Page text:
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Thirteen Ways Of Looking At The Boston Marathon Bombing

The Boston Bombing from different perspectives.

Thirteen Ways of Looking at the Boston Marathon Bombing.


I

Her sneakers slapped the pavement

as the cheers drew closer and closer.

She took a left on Boylston,

her heart beating as fast as her feet.

The finish line was just in reach,

But then came an explosion-


II

He waited eagerly along the finish line,

tippy toes and all.

Waiting to see his dad run by.

The bombs went off before that though,

and the little boy never saw his father

finish the marathon.


III

He broke the ribbon,

claiming first place.

That joy was short lived,

for a little while later

Life as he knew it shattered into a million pieces.


IV

Another Marathon Monday,

another day of chaos.

Though this much chaos the officer did not expect,

until the bomb went off,

and all hell broke loose in Beantown.


V

For the tenth year in a row

she came to watch her best friend run.

For the last time

she watched while standing on two feet.

Before her friend made it to the finish,

her right leg was blown off.

All that was left was a bloody stump.


VI

They stood behind a table

handing cups of water to runners

as they raced by.

Soon, the fleet of runners abruptly ceased-

The marathon was stopped

because of a terrorist attack.


VII

She sat upon her daddy’s shoulders

like a bird at its perch,

waiting to see her mommy run by.

She excitedly waved to mommy,

and then boom-

She couldn’t find mommy,

who was somewhere in the crowd of people,

screaming, crying, confused.


VIII

He couldn’t do it.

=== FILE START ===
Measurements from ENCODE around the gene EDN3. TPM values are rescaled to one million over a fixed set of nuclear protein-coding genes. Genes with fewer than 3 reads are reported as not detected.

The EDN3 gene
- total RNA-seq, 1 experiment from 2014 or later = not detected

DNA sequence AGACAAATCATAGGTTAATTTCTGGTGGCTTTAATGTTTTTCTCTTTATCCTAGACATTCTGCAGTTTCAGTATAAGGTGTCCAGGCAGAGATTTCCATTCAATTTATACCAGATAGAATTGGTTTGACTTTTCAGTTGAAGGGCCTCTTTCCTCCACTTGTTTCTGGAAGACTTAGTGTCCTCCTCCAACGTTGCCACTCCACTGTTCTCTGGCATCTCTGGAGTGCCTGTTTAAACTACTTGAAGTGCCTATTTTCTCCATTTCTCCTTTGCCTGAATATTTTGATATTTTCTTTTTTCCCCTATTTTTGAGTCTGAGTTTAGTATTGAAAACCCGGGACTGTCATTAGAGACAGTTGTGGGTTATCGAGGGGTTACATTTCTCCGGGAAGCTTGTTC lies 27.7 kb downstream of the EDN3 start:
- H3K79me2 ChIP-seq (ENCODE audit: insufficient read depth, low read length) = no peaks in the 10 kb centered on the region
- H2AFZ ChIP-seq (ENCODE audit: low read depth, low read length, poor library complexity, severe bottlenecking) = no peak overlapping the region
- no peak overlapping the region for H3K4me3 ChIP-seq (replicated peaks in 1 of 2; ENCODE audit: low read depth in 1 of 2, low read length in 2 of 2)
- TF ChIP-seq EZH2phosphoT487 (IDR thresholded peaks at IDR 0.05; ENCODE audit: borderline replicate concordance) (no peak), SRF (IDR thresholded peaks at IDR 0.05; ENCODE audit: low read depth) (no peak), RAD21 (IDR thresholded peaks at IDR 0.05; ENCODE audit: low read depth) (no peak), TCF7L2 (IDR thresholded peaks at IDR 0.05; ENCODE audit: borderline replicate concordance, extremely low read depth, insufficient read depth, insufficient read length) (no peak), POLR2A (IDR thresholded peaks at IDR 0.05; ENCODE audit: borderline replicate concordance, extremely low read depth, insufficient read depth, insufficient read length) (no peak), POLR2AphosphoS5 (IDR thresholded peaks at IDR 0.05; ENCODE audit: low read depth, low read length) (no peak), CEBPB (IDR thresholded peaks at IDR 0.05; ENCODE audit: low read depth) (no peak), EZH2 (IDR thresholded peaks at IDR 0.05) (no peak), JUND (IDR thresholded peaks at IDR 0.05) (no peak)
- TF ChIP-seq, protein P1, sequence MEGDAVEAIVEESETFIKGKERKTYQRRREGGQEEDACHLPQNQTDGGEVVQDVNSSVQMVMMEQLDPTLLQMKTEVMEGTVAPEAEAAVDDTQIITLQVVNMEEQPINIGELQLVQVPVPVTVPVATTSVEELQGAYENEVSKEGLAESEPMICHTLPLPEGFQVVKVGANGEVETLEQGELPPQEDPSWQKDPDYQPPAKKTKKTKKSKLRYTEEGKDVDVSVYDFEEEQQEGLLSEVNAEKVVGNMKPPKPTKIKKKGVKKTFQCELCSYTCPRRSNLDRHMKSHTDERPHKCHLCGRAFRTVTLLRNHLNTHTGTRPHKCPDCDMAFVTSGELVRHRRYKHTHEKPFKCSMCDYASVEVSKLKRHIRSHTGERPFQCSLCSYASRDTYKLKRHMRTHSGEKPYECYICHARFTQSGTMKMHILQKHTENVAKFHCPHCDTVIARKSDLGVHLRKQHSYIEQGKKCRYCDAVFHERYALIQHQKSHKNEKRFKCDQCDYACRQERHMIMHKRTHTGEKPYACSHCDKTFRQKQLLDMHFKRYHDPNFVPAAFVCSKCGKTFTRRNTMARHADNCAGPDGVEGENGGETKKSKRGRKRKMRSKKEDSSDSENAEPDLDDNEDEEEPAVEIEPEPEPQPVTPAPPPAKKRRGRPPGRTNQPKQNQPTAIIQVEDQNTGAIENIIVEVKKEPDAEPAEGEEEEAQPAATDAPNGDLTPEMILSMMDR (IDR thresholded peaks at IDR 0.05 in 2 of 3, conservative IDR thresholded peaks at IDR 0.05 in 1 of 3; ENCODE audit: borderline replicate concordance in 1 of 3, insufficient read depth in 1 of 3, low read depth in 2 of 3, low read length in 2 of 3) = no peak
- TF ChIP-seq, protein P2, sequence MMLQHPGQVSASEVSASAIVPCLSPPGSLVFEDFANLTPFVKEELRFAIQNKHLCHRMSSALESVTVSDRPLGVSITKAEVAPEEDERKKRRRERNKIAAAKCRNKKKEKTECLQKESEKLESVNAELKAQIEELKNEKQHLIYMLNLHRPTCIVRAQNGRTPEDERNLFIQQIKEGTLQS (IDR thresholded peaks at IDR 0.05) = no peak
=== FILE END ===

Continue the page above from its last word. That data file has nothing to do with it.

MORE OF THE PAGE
He couldn’t help everybody.

Twenty two years on the force,

and nothing like this had ever happened before.

A terrorist attack in his beloved city.

It shook him to the core-


IX

She finished the marathon

with her best time yet.

Overjoyed, she set off towards the crowds

to look for her fiance.

Simultaneously, they reached out to embrace,

just as the backpack laying a few feet away

exploded with no warning.

Their lives would never be the same again.


X

Boylston Street was a sea of runners,

as it always was this day.

He would soon realize

today was not like every other Marathon Monday.

A lone wolf escaped the crowd of onlookers,

and then something exploded amidst the crowd.


XI

The call she would never forget.

There was a bombing at the finish line,

motives thought to be terrorism.

The screams of agony,

the blood, the limbs.

The shock, the confusion,

the lifeless body of a little boy.


XII

The news alert popped up on my mom’s phone;

A bomb exploded at the marathon.

We did not yet know

it was much more than a bomb.

Nobody in the mall did.

I never imagined it would happen here,

but isn’t that what everyone always thinks?


XIII

I didn’t want to do it.

Tamerlan left me no choice.

And now, I must pay.

Cover Image Credit: The New York Post

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Dear Convocation: What Are You?

Are you a pulpit, a political tool, or a public space of ideas?

If you're a student at Liberty University here in Lynchburg, Virginia, you know that Convocation is nothing short of incredible. It's a dizzying experience at first, being surrounded by 13,000+ peers and staff, joining in a communal worship service, and being able to hear speakers whose names may be passed around your dinner table during school breaks.

Every residential, on-campus student attends Convo three times a week. We sit in assigned sections. At Convocation, it is a humbling experience to recognize that you are not just a student, but part of a student body, part of the body of Christ.